However, if you have service-level agreements (SLAs) and contracts with your clients and partners, include your legal and IT teams to establish what communication and data security standards need to be formalized.
For example, is Slack communication covered by your non-disclosure agreement (NDA)? If you close the channel, what data will be shared with your partner?
Bonus tip: Slack Connect channels exist forever until you close them. To avoid the awkwardness of when to close down a channel once a relationship is over, establish the circumstances for closing a channel early on. For example, say you’ll close down the channel one month after your contract is up (to leave room for saving the deal!).
4. Establish a channel naming convention
Many organizations have an internal and external channel for each client. If you have a lot of clients or partners, establish a channel naming convention to make your life easier.
The name should be easy for your partner to find too, so it’s wise to stick with a [your-company]-[their-company] naming convention:
- #dock-lattice (for your Connect channel with the partner)
- #dock-lattice-internal (for your internal channel)
Slack automatically sorts channels alphabetically, but Slack Connect channels are kept separate from internal channels.
5. Treat your channel like a community
We loved this tip from Florent Merian: manage your Slack Connect channel like a community.
“We use Slack Connect like we’re building a small two-sided community,” said Florent. “When someone new joins the channel, we welcome them by introducing the existing members of the channel and starting a conversation.”
But channel management should extend beyond initial icebreakers.
“Just like building a community, you need to follow up regularly with news and updates. The fact that multiple team members can join the channel really helps because you can have conversations that go beyond the classic sales touch points or bug reports. You can conduct user research, congratulate them on milestones, etc.”
The more your channel feels like an open, comfortable place for sharing, the closer you’ll feel to your external partner.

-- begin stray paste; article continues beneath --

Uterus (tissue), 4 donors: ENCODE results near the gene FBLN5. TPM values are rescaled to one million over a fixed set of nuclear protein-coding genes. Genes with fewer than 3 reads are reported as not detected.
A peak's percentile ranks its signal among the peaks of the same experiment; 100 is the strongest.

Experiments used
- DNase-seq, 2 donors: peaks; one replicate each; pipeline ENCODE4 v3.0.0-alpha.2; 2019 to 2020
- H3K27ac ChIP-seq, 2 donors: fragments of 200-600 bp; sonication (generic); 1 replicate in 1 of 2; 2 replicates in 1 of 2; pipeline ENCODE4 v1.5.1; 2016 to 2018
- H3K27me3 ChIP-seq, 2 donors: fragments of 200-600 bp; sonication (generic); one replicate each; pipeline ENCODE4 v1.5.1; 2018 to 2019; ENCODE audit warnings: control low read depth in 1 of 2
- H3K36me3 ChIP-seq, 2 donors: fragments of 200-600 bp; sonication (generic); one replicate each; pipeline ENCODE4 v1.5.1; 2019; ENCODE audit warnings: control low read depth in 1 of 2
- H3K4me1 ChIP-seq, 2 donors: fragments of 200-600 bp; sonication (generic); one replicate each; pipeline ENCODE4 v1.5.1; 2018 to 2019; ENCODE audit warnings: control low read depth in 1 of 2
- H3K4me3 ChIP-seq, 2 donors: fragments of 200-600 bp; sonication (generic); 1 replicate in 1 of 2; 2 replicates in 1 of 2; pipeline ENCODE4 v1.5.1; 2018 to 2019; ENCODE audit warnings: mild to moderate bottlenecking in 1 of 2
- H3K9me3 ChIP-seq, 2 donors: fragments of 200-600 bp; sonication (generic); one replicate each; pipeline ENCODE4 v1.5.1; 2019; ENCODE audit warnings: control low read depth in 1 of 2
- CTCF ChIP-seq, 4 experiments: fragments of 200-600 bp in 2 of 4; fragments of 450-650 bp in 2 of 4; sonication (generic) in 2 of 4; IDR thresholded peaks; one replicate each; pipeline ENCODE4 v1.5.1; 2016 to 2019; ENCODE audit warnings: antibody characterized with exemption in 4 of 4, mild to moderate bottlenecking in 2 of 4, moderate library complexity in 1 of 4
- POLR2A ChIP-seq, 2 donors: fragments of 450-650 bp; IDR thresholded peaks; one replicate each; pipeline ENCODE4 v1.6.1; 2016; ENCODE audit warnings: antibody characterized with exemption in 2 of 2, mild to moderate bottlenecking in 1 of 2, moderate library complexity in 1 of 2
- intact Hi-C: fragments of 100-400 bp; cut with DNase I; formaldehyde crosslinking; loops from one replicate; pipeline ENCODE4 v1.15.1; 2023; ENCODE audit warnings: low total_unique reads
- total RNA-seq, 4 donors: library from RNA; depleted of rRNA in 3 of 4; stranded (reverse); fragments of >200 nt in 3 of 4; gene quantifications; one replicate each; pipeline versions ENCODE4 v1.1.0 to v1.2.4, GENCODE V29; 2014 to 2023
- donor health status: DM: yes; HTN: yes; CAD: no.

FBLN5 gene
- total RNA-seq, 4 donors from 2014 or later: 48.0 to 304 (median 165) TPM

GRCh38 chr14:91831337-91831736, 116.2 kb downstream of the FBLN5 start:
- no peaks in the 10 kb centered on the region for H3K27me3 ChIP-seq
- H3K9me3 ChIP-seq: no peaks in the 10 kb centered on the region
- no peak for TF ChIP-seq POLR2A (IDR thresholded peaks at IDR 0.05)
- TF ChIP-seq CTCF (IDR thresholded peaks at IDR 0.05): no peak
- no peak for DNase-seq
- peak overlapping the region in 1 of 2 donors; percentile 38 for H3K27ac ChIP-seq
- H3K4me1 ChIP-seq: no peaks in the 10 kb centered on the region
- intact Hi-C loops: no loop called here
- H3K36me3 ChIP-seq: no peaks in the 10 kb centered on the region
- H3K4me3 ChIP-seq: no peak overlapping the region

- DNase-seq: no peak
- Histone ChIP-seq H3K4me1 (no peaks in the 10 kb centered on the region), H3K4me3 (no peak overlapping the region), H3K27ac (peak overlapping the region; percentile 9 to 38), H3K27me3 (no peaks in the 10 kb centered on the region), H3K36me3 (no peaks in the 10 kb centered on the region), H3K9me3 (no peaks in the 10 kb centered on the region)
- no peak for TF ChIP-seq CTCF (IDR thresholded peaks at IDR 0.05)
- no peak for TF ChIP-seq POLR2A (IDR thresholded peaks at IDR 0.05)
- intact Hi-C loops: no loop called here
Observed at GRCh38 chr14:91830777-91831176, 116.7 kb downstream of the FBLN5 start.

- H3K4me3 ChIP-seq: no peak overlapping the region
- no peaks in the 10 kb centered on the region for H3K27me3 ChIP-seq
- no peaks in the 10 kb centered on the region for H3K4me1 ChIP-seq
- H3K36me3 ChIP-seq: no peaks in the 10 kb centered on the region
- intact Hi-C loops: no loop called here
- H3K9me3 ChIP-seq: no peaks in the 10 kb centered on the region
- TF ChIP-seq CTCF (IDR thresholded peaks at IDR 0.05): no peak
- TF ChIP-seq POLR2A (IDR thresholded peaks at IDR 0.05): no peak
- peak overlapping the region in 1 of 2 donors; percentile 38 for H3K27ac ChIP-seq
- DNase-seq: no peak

6. Automate as much as possible
As mentioned above, Slack’s ability to integrate with other tools makes it possible to do pretty much whatever you want with it. There are over 2,500(!) apps for Slack.
If you take the time to set it up right, you can automate lots of customer communication touch points.
“I like to configure bots in Zapier to do async check-ins with agencies and collaborators,” said Gareth Davies.
“These are easy to configure and automatically request a short status update on a given cadence. For example, every month we have a bot that prompts us to plan content for the next marketing sprint.”
Enhance Slack Connect (and Customer Relationships) with Dock
Using Slack Connect with prospects and clients is a first step towards providing a more premium-feeling customer experience.
Dock’s Slack Connect integration takes collaboration ten steps further by pulling all your customer touchpoints, documents, and project plans into Slack.
Connecting Dock to Slack lets you see updates to:
- To-do lists
- Task statuses
- File uploads
- Comments on files
- And anything else that happens in your Dock workspace
Any time a change happens, it will be updated in Slack.
This makes it much easier to pull customer conversations back into Slack, rather than having ad-hoc, on-the-side conversations on random files you’ll never find again.
We like to think of it as a project hub that provides full context to your relationship.
To give this a try with your customers, start your free trial of Dock and then add our Slack integration here.